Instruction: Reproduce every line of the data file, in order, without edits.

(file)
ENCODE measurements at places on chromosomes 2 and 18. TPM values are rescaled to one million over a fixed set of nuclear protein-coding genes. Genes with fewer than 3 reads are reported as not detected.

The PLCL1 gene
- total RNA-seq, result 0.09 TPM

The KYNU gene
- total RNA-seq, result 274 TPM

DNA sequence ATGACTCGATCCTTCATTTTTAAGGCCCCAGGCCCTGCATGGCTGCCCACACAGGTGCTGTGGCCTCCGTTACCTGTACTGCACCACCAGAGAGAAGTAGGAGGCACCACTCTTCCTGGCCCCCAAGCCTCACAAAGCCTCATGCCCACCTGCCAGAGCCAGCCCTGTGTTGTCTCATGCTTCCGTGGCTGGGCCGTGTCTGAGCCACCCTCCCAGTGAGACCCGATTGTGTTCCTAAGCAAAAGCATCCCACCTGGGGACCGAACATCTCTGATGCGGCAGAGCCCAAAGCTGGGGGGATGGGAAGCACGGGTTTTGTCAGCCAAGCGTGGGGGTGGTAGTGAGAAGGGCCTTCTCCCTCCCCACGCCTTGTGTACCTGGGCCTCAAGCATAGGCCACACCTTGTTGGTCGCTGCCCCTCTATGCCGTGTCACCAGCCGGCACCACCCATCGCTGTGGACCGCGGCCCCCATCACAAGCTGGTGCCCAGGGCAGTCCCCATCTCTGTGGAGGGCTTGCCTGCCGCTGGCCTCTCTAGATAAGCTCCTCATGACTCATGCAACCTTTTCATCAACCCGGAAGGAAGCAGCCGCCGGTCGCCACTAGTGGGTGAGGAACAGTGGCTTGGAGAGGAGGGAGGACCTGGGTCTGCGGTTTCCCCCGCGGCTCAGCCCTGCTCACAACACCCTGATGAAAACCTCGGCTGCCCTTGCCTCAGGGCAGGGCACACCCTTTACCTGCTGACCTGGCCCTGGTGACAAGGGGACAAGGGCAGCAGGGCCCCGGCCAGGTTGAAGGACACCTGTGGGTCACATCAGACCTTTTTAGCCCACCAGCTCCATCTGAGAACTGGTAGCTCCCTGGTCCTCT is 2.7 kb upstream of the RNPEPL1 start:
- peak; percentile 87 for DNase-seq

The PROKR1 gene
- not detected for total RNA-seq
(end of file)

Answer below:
ENCODE measurements at places on chromosomes 2 and 18. TPM values are rescaled to one million over a fixed set of nuclear protein-coding genes. Genes with fewer than 3 reads are reported as not detected.

The PLCL1 gene
- total RNA-seq, result 0.09 TPM

The KYNU gene
- total RNA-seq, result 274 TPM

DNA sequence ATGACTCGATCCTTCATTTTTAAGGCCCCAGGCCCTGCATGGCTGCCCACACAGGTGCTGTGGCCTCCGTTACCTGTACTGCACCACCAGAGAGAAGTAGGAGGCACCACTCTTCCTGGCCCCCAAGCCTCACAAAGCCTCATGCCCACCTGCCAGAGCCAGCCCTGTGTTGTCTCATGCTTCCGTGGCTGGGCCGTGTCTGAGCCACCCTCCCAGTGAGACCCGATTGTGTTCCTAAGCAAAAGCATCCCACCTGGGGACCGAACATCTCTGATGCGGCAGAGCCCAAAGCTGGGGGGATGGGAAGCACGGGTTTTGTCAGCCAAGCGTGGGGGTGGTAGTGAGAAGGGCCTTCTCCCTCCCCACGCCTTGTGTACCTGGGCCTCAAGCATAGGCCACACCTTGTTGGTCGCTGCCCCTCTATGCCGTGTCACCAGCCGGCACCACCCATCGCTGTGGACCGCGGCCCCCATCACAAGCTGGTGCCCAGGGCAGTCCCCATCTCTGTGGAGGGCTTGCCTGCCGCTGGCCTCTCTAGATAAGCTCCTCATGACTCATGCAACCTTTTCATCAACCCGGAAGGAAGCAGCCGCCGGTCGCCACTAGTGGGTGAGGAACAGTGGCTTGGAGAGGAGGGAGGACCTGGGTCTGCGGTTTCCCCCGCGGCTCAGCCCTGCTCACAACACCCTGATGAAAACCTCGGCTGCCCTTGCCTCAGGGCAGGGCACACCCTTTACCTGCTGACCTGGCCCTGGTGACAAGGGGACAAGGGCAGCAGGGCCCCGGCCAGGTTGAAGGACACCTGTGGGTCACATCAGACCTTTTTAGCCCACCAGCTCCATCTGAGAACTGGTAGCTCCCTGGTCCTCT is 2.7 kb upstream of the RNPEPL1 start:
- peak; percentile 87 for DNase-seq

The PROKR1 gene
- not detected for total RNA-seq